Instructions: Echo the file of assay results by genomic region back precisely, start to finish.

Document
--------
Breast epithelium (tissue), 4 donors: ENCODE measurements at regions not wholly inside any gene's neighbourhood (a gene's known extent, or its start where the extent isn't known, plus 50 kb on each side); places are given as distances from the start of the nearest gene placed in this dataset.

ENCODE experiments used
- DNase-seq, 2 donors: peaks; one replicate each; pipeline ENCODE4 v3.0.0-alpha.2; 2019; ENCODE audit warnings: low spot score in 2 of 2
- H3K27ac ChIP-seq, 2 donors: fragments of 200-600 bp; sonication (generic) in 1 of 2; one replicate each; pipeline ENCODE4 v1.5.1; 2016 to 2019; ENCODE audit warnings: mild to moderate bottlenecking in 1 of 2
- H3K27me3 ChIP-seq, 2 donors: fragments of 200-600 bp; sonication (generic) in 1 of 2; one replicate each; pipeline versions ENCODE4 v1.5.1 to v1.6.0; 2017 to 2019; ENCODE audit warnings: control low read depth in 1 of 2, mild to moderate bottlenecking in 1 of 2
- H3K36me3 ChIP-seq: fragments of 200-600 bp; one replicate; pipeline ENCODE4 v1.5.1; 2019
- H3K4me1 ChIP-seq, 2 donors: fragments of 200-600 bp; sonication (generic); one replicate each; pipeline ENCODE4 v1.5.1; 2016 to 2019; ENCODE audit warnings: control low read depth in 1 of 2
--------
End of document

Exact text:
Breast epithelium (tissue), 4 donors: ENCODE measurements at regions not wholly inside any gene's neighbourhood (a gene's known extent, or its start where the extent isn't known, plus 50 kb on each side); places are given as distances from the start of the nearest gene placed in this dataset.

ENCODE experiments used
- DNase-seq, 2 donors: peaks; one replicate each; pipeline ENCODE4 v3.0.0-alpha.2; 2019; ENCODE audit warnings: low spot score in 2 of 2
- H3K27ac ChIP-seq, 2 donors: fragments of 200-600 bp; sonication (generic) in 1 of 2; one replicate each; pipeline ENCODE4 v1.5.1; 2016 to 2019; ENCODE audit warnings: mild to moderate bottlenecking in 1 of 2
- H3K27me3 ChIP-seq, 2 donors: fragments of 200-600 bp; sonication (generic) in 1 of 2; one replicate each; pipeline versions ENCODE4 v1.5.1 to v1.6.0; 2017 to 2019; ENCODE audit warnings: control low read depth in 1 of 2, mild to moderate bottlenecking in 1 of 2
- H3K36me3 ChIP-seq: fragments of 200-600 bp; one replicate; pipeline ENCODE4 v1.5.1; 2019
- H3K4me1 ChIP-seq, 2 donors: fragments of 200-600 bp; sonication (generic); one replicate each; pipeline ENCODE4 v1.5.1; 2016 to 2019; ENCODE audit warnings: control low read depth in 1 of 2